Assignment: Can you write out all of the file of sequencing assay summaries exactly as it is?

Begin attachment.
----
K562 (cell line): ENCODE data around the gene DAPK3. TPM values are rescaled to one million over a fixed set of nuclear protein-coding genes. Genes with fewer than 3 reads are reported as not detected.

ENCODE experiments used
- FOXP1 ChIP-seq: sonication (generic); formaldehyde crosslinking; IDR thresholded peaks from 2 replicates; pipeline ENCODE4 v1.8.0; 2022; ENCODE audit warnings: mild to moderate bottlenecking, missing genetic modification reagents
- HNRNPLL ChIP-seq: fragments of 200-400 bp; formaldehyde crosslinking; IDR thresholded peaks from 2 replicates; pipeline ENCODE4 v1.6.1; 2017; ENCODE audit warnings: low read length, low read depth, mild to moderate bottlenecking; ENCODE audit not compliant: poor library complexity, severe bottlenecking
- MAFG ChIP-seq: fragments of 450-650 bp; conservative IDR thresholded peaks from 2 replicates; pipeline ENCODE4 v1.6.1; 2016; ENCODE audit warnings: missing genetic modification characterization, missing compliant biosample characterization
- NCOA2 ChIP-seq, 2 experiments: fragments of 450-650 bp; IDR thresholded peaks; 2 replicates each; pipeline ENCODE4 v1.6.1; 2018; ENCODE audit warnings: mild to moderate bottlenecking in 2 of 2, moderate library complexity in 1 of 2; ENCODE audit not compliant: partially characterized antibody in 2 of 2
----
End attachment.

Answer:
K562 (cell line): ENCODE data around the gene DAPK3. TPM values are rescaled to one million over a fixed set of nuclear protein-coding genes. Genes with fewer than 3 reads are reported as not detected.

ENCODE experiments used
- FOXP1 ChIP-seq: sonication (generic); formaldehyde crosslinking; IDR thresholded peaks from 2 replicates; pipeline ENCODE4 v1.8.0; 2022; ENCODE audit warnings: mild to moderate bottlenecking, missing genetic modification reagents
- HNRNPLL ChIP-seq: fragments of 200-400 bp; formaldehyde crosslinking; IDR thresholded peaks from 2 replicates; pipeline ENCODE4 v1.6.1; 2017; ENCODE audit warnings: low read length, low read depth, mild to moderate bottlenecking; ENCODE audit not compliant: poor library complexity, severe bottlenecking
- MAFG ChIP-seq: fragments of 450-650 bp; conservative IDR thresholded peaks from 2 replicates; pipeline ENCODE4 v1.6.1; 2016; ENCODE audit warnings: missing genetic modification characterization, missing compliant biosample characterization
- NCOA2 ChIP-seq, 2 experiments: fragments of 450-650 bp; IDR thresholded peaks; 2 replicates each; pipeline ENCODE4 v1.6.1; 2018; ENCODE audit warnings: mild to moderate bottlenecking in 2 of 2, moderate library complexity in 1 of 2; ENCODE audit not compliant: partially characterized antibody in 2 of 2